Stumbling on Happiness

Daniel Gilbert

Anant Jain
Feb 11, 2018 · 3 min read
Image for post
Image for post

There’s a good chance that things you think will make you happy, won’t —this is the premise of Stumbling on Happiness by Dan Gilbert. It was one of the most well-written and funny books I read in 2017. It can teach you a fair bit about psychology if you’re a complete beginner (like I was), and is a fairly interesting read, but it’s the writing style that wins it for me. To give you a flavor, the book is full of gems like these:

“Psychologists call this habituation, economists call it declining marginal utility, and the rest of us call it marriage.”

Or this one:

“My friends tell me that I have a tendency to point out problems without offering solutions, but they never tell me what I should do about it.”

Here are the main ideas discussed in the book:

Prospection

The human brain is an “anticipation machine” and prospection, or “making future” is the most important thing it does. Later in the book, we will get to the three flaws of our imagination that lead us to predict this future poorly: in particular what makes us happy.

Subjectivity

In this part, Dan tries to define what it is exactly we are going after. What does happiness even mean? How can we hope to achieve a solid, scientific answer to questions about a feeling? Happiness is a subjective experience that is difficult to describe to ourselves and to others. Conjoined twins think they are happy too, but anyone not in their situation won’t agree with them.

Onto flaws of our imagination, or say, our cognitive biases that lead us to stumble on happiness:


Flaw #1: Realism

We use our eyes to look into space, and our imaginations to look into time. Quite often, our imaginations lead us to foresee things as they will not be. Our imagination works so quickly, quietly and effectively that we are insufficiently skeptical of its products.

Flaw #2: Presentism

Imagined futures (and pasts) are more like the present than they actually will be (or were). Our imagination’s products are not particularly imaginative after all. We assume that what we feel as we imagine the future is what we’ll feel when we get there, but in fact, what we feel as we imagine the future is often a response to what’s happening in the present. Similarly, our interpretations of the past are heavily influenced by our present.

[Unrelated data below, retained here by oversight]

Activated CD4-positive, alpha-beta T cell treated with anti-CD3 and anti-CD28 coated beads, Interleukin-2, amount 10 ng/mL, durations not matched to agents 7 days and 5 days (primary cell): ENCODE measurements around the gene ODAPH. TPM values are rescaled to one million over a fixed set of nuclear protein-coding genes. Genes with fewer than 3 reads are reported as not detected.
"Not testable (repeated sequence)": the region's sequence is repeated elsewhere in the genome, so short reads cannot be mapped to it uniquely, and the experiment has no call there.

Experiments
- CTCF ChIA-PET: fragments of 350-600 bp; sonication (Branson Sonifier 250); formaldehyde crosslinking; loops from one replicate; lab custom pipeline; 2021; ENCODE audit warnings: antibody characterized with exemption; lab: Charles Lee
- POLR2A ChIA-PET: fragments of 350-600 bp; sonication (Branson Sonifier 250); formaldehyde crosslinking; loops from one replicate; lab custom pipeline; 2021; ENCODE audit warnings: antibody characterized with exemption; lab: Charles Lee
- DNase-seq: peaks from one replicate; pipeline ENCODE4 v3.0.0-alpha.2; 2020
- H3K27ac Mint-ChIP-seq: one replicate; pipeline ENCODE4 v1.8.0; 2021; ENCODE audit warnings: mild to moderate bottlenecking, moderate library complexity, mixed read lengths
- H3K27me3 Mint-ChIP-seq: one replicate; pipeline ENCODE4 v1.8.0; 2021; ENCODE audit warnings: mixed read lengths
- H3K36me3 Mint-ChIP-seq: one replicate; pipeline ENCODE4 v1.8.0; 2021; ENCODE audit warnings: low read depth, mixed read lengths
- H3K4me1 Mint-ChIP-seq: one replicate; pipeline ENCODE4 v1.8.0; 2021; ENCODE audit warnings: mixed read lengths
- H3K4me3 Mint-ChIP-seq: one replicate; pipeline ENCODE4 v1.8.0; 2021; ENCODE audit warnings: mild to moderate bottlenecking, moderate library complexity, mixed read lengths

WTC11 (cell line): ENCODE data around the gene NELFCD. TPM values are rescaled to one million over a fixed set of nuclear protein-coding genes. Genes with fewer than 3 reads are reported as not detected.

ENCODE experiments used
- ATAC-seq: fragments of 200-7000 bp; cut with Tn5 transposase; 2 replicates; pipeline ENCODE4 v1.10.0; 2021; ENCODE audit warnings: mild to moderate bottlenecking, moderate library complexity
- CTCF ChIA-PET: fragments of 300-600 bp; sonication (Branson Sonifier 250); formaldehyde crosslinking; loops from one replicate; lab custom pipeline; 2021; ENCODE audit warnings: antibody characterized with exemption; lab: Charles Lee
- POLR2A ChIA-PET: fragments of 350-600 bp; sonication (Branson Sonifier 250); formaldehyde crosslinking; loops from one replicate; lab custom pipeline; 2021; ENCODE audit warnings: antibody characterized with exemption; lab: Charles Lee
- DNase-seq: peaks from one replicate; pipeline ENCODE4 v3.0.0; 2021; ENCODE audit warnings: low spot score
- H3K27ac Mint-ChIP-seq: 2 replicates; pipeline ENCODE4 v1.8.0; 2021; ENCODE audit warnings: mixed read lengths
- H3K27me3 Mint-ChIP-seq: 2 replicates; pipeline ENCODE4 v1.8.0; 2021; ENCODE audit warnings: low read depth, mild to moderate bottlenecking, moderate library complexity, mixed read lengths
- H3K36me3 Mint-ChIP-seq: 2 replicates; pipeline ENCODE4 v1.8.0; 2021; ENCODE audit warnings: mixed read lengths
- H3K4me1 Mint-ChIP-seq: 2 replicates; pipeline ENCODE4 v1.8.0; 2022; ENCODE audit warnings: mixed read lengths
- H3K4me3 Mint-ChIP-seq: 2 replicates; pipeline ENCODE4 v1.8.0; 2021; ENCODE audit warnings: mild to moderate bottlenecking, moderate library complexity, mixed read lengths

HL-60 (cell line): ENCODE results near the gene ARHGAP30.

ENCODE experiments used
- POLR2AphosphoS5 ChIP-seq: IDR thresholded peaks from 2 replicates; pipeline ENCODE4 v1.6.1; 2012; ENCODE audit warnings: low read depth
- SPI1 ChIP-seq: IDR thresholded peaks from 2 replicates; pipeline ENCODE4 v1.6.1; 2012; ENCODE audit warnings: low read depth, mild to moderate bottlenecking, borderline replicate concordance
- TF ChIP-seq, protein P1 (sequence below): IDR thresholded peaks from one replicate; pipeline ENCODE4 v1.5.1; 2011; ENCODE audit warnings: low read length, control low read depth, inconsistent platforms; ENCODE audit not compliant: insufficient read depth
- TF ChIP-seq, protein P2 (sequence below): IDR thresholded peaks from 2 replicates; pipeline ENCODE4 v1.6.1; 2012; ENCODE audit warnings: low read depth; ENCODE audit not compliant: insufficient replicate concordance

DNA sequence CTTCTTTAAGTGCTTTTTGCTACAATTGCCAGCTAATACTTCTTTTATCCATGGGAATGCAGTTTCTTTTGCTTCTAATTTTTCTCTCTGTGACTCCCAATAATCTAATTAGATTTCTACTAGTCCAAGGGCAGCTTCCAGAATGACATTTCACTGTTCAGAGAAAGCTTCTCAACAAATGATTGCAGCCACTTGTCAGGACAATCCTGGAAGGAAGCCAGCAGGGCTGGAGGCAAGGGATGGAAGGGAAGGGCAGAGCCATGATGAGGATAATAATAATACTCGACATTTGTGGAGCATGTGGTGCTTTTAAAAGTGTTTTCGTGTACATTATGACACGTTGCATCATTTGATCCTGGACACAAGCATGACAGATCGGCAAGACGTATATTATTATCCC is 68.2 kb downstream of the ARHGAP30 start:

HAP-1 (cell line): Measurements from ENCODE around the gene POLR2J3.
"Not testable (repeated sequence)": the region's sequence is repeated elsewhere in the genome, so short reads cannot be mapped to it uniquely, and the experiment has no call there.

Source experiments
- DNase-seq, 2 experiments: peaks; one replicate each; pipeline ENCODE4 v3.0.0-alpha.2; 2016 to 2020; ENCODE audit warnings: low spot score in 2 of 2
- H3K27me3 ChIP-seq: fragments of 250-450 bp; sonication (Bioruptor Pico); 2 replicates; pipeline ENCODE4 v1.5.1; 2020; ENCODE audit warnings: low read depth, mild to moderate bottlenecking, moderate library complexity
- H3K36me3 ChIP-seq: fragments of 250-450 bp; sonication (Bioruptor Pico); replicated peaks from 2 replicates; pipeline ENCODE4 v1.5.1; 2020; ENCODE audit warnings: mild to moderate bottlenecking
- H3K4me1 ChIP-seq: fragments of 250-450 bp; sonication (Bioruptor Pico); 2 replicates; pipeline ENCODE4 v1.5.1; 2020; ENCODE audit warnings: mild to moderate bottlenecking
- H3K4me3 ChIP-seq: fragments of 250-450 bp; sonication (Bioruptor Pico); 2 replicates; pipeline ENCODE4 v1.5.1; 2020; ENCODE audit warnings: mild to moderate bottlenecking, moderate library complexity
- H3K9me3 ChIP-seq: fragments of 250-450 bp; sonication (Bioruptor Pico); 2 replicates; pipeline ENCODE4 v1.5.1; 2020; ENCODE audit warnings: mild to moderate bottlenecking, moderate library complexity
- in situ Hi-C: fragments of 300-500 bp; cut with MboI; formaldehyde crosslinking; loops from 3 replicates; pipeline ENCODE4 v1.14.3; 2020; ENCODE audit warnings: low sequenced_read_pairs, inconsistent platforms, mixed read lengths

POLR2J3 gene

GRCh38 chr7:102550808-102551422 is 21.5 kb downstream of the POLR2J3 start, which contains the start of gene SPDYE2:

Flaw #3: Rationalization

Imagination has a hard time telling us how we will think about the future when we get there. The psychological immune system will make bad things feel not so bad as they are imagined to feel.


So what can we do about it? Not much really:

Corrigibility

We are incorrigible when it comes to remedying our illusions of foresight by personal experience, or by wisdom we inherit. Something we can attempt to do: use other people’s experiences to predict the future, instead of imagining it. It’s a simple remedy that we find extremely hard to accept, and almost never do. It’s surprising how similar people are in much of their experiences.


A word of warning: if you have read any text on psychology, you won’t find this book interesting in terms of learning anything new. You should still read it purely for the great writing style, and maybe as a lesson on how to convey complex ideas in a very simple language understandable by almost anyone.

This is #5 in a series of book reviews published weekly on this site. You can read the rest of them .

Image for post
Image for post
Happiness, after all, is a choice. Photo by on .

Anant Jain

I write reviews of non-fiction books and essays on…

Anant Jain

Written by

Tech, startups, engineering, product design, etc. Now @brexhq . Past: Co-founder @commonlounge . @iitdelhi ’12. Moved from Medium to https://anantja.in

Anant Jain

I write reviews of non-fiction books and essays on startups, fitness, tech and design.

Anant Jain

Written by

Tech, startups, engineering, product design, etc. Now @brexhq . Past: Co-founder @commonlounge . @iitdelhi ’12. Moved from Medium to https://anantja.in

Anant Jain

I write reviews of non-fiction books and essays on startups, fitness, tech and design.

Welcome to a place where words matter. On Medium, smart voices and original ideas take center stage - with no ads in sight. Watch

Follow all the topics you care about, and we’ll deliver the best stories for you to your homepage and inbox. Explore

Get unlimited access to the best stories on Medium — and support writers while you’re at it. Just $5/month. Upgrade

Get the Medium app

A button that says 'Download on the App Store', and if clicked it will lead you to the iOS App store
A button that says 'Get it on, Google Play', and if clicked it will lead you to the Google Play store